Rarely an appropriate option for management of patients in this population due to the lack of a clear benefit/risk advantage; rarely an effective option for individual care plans; exceptions should have documentation of the clinical reasons for proceeding with this care option (i.e., procedure is not generally acceptable and is not generally reasonable for the indication).

Table B, Noninvasive Risk Stratification

High risk (>3% annual death or MI)

  1. Severe resting LV dysfunction (LVEF <35%) not readily explained by noncoronary causes
  2. Resting perfusion abnormalities ≥10% of the myocardium in patients without prior history or evidence of MI
  3. Stress ECG findings including ≥2 mm of ST-segment depression at low workload or persisting into recovery, exercise-induced ST-segment elevation, or exercise-induced VT/VF
  4. Severe stress-induced LV dysfunction (peak exercise LVEF <45% or drop in LVEF with stress ≥10%)
  5. Stress-induced perfusion abnormalities encumbering ≥10% myocardium or stress segmental scores indicating multiple vascular territories with abnormalities
  6. Stress-induced LV dilation
  7. Inducible wall motion abnormality (involving >2 segments or 2 coronary beds)
  8. Wall motion abnormality developing at low dose of dobutamine (≤10 mg/kg/min) or at a low heart rate (<120 beats/min)
  9. CAC score >400 Agatston units
  10. Multivessel obstructive CAD (≥70% stenosis) or left main stenosis (≥50% stenosis) on CCTA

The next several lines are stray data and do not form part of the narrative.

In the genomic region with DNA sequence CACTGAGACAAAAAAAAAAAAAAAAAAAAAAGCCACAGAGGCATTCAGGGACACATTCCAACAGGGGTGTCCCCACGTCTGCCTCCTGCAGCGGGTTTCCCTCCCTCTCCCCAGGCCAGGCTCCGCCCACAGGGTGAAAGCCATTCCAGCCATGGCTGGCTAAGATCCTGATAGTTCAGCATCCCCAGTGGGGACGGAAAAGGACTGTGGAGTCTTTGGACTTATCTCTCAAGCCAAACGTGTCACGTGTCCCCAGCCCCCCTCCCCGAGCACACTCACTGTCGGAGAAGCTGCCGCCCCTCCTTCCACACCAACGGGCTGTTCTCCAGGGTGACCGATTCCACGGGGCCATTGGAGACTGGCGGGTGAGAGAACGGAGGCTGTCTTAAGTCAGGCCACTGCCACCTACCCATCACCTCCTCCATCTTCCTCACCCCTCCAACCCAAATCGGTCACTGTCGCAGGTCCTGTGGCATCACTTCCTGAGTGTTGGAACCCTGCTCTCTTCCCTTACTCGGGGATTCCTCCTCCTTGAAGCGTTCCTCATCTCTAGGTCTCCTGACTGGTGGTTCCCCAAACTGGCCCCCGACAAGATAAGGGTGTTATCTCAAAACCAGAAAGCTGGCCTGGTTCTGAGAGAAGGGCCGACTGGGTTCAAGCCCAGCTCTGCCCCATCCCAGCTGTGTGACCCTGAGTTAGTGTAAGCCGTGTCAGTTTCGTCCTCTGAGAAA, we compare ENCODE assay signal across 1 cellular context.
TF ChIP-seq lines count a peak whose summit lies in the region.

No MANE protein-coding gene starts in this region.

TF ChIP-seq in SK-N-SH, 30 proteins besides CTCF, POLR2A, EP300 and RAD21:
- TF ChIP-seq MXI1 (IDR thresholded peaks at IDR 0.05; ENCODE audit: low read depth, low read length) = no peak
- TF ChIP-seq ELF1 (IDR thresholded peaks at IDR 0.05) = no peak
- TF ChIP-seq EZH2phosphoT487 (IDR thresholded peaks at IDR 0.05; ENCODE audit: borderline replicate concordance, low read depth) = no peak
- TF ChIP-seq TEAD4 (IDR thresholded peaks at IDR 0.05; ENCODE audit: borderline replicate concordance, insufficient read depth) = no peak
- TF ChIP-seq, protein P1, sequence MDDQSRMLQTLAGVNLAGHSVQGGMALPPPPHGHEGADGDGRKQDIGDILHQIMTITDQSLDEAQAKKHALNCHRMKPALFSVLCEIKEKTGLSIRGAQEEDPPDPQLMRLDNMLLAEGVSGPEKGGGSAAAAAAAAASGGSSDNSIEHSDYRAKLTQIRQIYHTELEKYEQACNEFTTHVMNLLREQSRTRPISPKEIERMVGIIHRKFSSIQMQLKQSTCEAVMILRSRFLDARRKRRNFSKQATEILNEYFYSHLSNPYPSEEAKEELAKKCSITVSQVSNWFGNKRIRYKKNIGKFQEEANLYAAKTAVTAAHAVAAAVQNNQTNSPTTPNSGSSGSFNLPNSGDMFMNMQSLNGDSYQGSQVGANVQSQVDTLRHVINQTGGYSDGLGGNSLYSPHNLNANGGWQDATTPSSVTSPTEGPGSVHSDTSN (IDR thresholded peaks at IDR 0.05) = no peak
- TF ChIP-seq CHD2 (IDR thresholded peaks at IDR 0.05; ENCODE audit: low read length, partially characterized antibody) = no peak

Intermediate risk (1% to 3% annual death or MI)

  1. Mild/moderate resting LV dysfunction (LVEF 35% to 49%) not readily explained by noncoronary causes
  2. Resting perfusion abnormalities in 5% to 9.9% of the myocardium in patients without a history or prior evidence of MI
  3. ≥1 mm of ST-segment depression occurring with exertional symptoms
  4. Stress-induced perfusion abnormalities encumbering 5% to 9.9% of the myocardium or stress segmental scores (in multiple segments) indicating 1 vascular territory with abnormalities but without LV dilation
  5. Small wall motion abnormality involving 1 to 2 segments and only 1 coronary bed
  6. CAC score 100 to 399 Agatston units
  7. One vessel CAD with ≥70% stenosis or moderate CAD stenosis (50% to 69% stenosis) in ≥2 arteries on CCTA

Low risk (<1% annual death or MI)

  1. Low-risk treadmill score (score ≥5) or no new ST segment changes or exercise-induced chest pain symptoms; when achieving maximal levels of exercise
  2. Normal or small myocardial perfusion defect at rest or with stress encumbering <5% of the myocardium
  3. Normal stress or no change of limited resting wall motion abnormalities during stress
  4. CAC score <100 Agaston units
  5. No coronary stenosis >50% on CCTA